AIs that can make decisions will, at least theoretically, greatly change how society functions. The most immediate of these likely changes is the loss of jobs, both in the industrialized and in the developing economies around the world. Studies conducted in the United States and other industrialized countries predict that almost 50% of all current jobs will be extinct due to AI by 2020s. What is more worrying is that it is predicted that the emergence of AI will wipe out currently high skilled, and therefore high paying, jobs such as stock-brokers, economists, accountants, and some doctors. What is surprising is that even jobs that require creativity, such as fashion designers, artists, and writers, which is commonly believed to be best able to resist automation, can be replicated by AIs. It turns out that artistic genius and human sense of aesthetics is not so much a “creative spark” that ignites the imagination but is a genius that can be deduced from consumption patterns and quantifiable data. At this point, the question has become “what jobs will be safe from AI?” Like artificial intelligence itself, not even experts have a concrete answer to this question.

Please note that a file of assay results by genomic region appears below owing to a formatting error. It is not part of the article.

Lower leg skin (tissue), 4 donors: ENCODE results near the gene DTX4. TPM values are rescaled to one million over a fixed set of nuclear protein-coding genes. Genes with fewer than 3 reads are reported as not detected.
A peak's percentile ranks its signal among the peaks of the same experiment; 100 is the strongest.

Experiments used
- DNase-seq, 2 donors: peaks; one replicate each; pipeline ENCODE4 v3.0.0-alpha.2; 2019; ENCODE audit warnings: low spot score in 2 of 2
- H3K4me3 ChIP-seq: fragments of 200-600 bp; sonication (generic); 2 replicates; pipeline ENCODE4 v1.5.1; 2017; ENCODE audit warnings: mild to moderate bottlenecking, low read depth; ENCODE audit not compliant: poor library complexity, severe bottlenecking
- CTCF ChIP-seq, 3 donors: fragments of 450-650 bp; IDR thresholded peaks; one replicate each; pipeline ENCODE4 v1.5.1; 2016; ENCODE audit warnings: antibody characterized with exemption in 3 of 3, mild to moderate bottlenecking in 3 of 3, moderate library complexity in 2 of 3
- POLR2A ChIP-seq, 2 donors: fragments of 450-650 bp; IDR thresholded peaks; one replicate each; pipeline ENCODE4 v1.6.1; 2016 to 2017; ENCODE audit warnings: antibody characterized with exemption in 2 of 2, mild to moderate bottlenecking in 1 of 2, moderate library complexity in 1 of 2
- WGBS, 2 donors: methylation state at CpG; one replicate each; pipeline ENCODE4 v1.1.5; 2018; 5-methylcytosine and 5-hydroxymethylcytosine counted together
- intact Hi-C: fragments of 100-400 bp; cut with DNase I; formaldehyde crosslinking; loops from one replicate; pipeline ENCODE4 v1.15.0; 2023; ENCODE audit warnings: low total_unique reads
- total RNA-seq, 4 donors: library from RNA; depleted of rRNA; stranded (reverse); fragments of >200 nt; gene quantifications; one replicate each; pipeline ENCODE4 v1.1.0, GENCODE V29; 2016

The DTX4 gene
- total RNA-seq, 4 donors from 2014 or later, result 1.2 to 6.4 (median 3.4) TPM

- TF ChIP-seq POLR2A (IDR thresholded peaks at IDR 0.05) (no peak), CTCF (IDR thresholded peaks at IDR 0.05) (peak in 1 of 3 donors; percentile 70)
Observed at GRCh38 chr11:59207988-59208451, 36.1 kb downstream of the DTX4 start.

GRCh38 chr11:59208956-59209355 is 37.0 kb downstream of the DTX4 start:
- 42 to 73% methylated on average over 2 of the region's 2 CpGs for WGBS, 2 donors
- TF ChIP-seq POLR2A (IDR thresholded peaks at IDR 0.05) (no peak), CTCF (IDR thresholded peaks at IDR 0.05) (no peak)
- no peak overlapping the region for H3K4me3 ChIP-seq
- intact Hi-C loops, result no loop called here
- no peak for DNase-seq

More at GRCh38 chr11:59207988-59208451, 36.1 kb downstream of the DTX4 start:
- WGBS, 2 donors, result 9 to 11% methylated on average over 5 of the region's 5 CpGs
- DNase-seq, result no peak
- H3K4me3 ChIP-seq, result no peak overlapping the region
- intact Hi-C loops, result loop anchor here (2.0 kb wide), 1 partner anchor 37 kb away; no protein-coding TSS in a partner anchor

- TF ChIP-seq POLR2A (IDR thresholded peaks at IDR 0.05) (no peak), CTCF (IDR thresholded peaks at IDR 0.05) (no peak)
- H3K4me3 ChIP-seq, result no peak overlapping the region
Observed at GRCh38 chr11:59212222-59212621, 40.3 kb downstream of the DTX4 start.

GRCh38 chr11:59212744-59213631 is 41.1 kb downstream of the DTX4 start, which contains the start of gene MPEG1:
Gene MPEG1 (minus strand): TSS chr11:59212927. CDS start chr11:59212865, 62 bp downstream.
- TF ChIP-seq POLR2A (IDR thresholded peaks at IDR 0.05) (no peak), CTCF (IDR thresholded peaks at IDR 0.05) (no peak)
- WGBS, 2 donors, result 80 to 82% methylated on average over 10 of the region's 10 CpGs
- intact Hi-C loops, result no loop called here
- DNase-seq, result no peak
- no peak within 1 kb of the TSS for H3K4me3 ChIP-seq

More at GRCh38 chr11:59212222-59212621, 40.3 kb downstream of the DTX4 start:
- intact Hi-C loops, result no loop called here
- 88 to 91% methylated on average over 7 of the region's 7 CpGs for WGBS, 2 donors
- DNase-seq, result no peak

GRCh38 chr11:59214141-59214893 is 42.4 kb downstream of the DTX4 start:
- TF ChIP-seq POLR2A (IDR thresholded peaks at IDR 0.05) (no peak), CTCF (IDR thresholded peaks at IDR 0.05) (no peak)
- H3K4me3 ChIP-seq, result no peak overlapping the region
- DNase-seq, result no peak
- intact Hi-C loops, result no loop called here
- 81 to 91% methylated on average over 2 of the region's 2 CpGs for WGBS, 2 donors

Concurrent with the replacement of the human workforce by AIs, there will be winners from the AI Revolution. Currently, many experts believe that AIs will worsen the current socio-economic inequalities which some observers believe are already fueling popular discontent across the industrialized and developing countries. The cost of research and development for AI is high, and only the wealthiest individuals and corporations can afford to invest in it. Once AI technology has reached the commercialization stage, benefits will overwhelmingly accrue to those that already possess the resources to build and employ AIs, meaning large corporations and wealthy individuals. If that happens, even worse social instability will set in, paralleling the instability that swept the newly industrialized nations in the 19th century with movements such as the Luddites, or the rise of the socialist revolutionaries that eventually spawned movements such as Nazism and Communism. Given the already alarming gap between the elites and the populace in many developed and developing countries and the popular reaction against this wealth gap that has manifested in the form of rising popularity of radical politicians, AIs threaten to place this trend into overdrive. The AI Revolution taken to its logical conclusion will lead to the creation of a permanent technocratic elite and a massive unemployed proletariat that will be severely lacking in opportunity for social mobility. It will also wipe out personal and economic freedoms that most people in the industrialized countries have come to take for granted, which again threatens the well-being of the vast majority of people.